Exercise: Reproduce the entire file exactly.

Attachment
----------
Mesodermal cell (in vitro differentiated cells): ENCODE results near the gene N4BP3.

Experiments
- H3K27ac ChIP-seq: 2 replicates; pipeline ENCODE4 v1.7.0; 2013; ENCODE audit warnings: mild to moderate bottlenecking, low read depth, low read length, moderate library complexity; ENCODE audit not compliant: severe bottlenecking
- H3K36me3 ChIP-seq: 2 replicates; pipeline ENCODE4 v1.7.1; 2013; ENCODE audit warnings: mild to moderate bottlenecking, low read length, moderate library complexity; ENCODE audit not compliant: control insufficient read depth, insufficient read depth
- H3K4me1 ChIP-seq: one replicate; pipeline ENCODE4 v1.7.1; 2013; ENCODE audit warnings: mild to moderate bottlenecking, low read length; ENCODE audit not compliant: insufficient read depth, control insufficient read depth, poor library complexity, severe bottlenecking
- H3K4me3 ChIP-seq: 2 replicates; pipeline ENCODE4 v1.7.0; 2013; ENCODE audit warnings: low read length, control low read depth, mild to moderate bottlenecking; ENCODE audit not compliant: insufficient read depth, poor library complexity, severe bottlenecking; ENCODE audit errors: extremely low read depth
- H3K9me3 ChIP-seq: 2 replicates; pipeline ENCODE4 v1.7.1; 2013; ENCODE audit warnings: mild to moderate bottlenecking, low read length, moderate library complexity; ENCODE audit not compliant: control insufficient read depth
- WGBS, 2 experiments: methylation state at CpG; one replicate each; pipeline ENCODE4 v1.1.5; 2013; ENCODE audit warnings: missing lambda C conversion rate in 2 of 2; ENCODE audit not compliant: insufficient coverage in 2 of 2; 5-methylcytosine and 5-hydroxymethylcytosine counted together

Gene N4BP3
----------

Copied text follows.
Mesodermal cell (in vitro differentiated cells): ENCODE results near the gene N4BP3.

Experiments
- H3K27ac ChIP-seq: 2 replicates; pipeline ENCODE4 v1.7.0; 2013; ENCODE audit warnings: mild to moderate bottlenecking, low read depth, low read length, moderate library complexity; ENCODE audit not compliant: severe bottlenecking
- H3K36me3 ChIP-seq: 2 replicates; pipeline ENCODE4 v1.7.1; 2013; ENCODE audit warnings: mild to moderate bottlenecking, low read length, moderate library complexity; ENCODE audit not compliant: control insufficient read depth, insufficient read depth
- H3K4me1 ChIP-seq: one replicate; pipeline ENCODE4 v1.7.1; 2013; ENCODE audit warnings: mild to moderate bottlenecking, low read length; ENCODE audit not compliant: insufficient read depth, control insufficient read depth, poor library complexity, severe bottlenecking
- H3K4me3 ChIP-seq: 2 replicates; pipeline ENCODE4 v1.7.0; 2013; ENCODE audit warnings: low read length, control low read depth, mild to moderate bottlenecking; ENCODE audit not compliant: insufficient read depth, poor library complexity, severe bottlenecking; ENCODE audit errors: extremely low read depth
- H3K9me3 ChIP-seq: 2 replicates; pipeline ENCODE4 v1.7.1; 2013; ENCODE audit warnings: mild to moderate bottlenecking, low read length, moderate library complexity; ENCODE audit not compliant: control insufficient read depth
- WGBS, 2 experiments: methylation state at CpG; one replicate each; pipeline ENCODE4 v1.1.5; 2013; ENCODE audit warnings: missing lambda C conversion rate in 2 of 2; ENCODE audit not compliant: insufficient coverage in 2 of 2; 5-methylcytosine and 5-hydroxymethylcytosine counted together

Gene N4BP3